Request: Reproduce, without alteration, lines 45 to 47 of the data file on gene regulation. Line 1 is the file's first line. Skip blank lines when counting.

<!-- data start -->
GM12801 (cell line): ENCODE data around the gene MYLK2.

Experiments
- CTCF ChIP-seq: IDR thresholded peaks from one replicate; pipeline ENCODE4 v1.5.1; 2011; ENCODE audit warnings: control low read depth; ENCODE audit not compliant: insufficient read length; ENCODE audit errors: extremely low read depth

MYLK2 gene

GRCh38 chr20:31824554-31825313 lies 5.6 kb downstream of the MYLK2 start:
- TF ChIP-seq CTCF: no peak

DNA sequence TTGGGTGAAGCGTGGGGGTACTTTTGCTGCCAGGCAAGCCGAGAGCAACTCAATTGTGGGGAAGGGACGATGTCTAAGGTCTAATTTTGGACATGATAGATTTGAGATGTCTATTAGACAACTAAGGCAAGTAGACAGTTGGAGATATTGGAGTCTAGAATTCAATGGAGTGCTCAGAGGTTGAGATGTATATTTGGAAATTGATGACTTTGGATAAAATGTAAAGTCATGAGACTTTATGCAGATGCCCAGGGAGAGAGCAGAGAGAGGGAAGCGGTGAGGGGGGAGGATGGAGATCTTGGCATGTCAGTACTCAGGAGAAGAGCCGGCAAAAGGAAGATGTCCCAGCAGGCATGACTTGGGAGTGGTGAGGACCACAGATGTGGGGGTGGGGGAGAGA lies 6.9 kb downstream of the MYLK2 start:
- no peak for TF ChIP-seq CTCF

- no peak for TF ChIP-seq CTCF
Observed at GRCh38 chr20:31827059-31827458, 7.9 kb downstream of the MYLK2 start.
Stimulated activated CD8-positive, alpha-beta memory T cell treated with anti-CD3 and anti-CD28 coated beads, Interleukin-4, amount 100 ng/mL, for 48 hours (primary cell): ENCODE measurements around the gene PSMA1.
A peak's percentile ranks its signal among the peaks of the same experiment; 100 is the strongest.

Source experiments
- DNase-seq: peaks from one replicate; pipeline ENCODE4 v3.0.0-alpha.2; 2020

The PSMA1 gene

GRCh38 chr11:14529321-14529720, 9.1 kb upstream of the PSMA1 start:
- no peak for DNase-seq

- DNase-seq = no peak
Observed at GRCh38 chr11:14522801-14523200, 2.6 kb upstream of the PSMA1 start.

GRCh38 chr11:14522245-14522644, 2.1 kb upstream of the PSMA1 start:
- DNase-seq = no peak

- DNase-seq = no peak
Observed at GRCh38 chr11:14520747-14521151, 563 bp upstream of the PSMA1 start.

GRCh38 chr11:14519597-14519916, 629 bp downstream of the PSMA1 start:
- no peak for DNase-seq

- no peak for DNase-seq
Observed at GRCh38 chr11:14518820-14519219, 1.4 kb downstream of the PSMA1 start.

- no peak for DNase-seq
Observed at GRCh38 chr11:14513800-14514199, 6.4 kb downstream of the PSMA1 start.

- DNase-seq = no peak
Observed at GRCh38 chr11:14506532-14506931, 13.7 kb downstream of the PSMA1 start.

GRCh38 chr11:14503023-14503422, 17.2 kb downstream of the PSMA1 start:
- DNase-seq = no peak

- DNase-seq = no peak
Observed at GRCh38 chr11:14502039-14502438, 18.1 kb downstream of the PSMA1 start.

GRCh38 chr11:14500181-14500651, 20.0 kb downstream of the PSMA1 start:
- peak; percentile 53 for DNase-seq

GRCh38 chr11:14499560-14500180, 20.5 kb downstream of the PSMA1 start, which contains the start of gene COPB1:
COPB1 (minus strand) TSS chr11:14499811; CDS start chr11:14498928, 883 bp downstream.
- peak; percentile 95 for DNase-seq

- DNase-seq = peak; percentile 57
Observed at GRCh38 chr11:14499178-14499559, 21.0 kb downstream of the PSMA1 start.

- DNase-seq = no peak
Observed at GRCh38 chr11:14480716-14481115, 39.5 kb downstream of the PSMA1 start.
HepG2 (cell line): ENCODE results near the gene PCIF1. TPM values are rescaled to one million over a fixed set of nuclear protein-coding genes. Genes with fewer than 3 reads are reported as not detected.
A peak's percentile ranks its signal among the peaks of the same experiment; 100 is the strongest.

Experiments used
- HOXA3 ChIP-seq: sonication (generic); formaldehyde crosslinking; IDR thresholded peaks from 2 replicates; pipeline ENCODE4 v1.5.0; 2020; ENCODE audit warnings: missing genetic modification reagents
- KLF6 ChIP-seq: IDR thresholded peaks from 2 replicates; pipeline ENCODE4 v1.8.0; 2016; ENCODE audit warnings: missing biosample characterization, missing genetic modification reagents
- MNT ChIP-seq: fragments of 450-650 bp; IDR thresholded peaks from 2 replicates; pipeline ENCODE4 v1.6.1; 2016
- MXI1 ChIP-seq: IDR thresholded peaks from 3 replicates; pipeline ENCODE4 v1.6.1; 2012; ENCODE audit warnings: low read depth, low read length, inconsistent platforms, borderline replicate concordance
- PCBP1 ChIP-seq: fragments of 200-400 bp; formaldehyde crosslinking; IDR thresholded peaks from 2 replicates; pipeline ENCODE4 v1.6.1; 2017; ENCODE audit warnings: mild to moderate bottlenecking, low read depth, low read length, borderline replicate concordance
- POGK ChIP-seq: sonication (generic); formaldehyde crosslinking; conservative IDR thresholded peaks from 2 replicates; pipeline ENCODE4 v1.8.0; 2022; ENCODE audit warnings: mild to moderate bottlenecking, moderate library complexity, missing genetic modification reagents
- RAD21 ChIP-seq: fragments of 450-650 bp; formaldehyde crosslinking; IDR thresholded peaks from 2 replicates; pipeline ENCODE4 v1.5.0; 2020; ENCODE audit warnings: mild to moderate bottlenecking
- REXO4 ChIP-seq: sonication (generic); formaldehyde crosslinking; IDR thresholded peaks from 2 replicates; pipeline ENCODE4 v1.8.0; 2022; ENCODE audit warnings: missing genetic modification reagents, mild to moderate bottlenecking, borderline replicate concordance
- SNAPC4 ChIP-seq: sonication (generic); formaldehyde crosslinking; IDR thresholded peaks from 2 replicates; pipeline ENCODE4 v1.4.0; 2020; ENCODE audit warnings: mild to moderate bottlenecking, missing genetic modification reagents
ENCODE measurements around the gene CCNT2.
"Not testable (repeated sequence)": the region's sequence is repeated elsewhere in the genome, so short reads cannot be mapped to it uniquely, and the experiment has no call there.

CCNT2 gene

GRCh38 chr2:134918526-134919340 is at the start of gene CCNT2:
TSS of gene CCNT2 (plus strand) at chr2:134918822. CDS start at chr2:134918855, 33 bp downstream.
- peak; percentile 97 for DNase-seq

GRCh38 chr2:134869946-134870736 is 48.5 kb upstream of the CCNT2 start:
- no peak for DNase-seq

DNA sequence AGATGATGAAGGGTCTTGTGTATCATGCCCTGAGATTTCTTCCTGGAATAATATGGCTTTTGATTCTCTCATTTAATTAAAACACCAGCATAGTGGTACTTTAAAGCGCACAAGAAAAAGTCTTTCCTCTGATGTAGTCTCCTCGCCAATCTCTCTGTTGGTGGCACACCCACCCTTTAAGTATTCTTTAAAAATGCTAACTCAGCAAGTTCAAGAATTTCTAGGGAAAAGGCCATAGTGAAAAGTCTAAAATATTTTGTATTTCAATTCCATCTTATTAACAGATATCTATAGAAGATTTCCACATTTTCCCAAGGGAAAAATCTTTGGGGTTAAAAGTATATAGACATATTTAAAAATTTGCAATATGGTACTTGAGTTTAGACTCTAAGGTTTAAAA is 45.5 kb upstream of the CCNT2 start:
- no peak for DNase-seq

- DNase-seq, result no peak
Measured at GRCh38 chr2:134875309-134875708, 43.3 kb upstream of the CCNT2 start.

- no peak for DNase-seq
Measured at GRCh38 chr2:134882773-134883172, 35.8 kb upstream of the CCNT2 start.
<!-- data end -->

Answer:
HepG2 (cell line): ENCODE results near the gene PCIF1. TPM values are rescaled to one million over a fixed set of nuclear protein-coding genes. Genes with fewer than 3 reads are reported as not detected.
A peak's percentile ranks its signal among the peaks of the same experiment; 100 is the strongest.

Experiments used